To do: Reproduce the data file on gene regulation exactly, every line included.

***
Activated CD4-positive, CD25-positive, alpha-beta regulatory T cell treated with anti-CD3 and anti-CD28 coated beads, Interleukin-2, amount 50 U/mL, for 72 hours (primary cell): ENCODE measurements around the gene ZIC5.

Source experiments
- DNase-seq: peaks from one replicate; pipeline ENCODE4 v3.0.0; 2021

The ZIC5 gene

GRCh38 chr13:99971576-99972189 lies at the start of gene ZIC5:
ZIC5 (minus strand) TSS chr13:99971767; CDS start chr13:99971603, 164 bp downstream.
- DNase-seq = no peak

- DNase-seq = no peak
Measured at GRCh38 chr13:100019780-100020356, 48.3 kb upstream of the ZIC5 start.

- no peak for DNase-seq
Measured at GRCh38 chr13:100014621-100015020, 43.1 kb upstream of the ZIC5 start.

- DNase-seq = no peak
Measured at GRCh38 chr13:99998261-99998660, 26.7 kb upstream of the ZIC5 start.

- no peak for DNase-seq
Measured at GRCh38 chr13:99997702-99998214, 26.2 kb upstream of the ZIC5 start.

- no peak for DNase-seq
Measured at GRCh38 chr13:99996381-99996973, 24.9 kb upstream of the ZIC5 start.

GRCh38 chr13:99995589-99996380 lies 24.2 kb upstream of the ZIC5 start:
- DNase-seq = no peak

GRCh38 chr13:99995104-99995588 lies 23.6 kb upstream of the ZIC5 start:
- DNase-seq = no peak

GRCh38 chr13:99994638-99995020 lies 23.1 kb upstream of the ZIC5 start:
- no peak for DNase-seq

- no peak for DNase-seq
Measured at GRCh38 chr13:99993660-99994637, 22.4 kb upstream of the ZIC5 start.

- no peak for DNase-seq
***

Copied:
Activated CD4-positive, CD25-positive, alpha-beta regulatory T cell treated with anti-CD3 and anti-CD28 coated beads, Interleukin-2, amount 50 U/mL, for 72 hours (primary cell): ENCODE measurements around the gene ZIC5.

Source experiments
- DNase-seq: peaks from one replicate; pipeline ENCODE4 v3.0.0; 2021

The ZIC5 gene

GRCh38 chr13:99971576-99972189 lies at the start of gene ZIC5:
ZIC5 (minus strand) TSS chr13:99971767; CDS start chr13:99971603, 164 bp downstream.
- DNase-seq = no peak

- DNase-seq = no peak
Measured at GRCh38 chr13:100019780-100020356, 48.3 kb upstream of the ZIC5 start.

- no peak for DNase-seq
Measured at GRCh38 chr13:100014621-100015020, 43.1 kb upstream of the ZIC5 start.

- DNase-seq = no peak
Measured at GRCh38 chr13:99998261-99998660, 26.7 kb upstream of the ZIC5 start.

- no peak for DNase-seq
Measured at GRCh38 chr13:99997702-99998214, 26.2 kb upstream of the ZIC5 start.

- no peak for DNase-seq
Measured at GRCh38 chr13:99996381-99996973, 24.9 kb upstream of the ZIC5 start.

GRCh38 chr13:99995589-99996380 lies 24.2 kb upstream of the ZIC5 start:
- DNase-seq = no peak

GRCh38 chr13:99995104-99995588 lies 23.6 kb upstream of the ZIC5 start:
- DNase-seq = no peak

GRCh38 chr13:99994638-99995020 lies 23.1 kb upstream of the ZIC5 start:
- no peak for DNase-seq

- no peak for DNase-seq
Measured at GRCh38 chr13:99993660-99994637, 22.4 kb upstream of the ZIC5 start.

- no peak for DNase-seq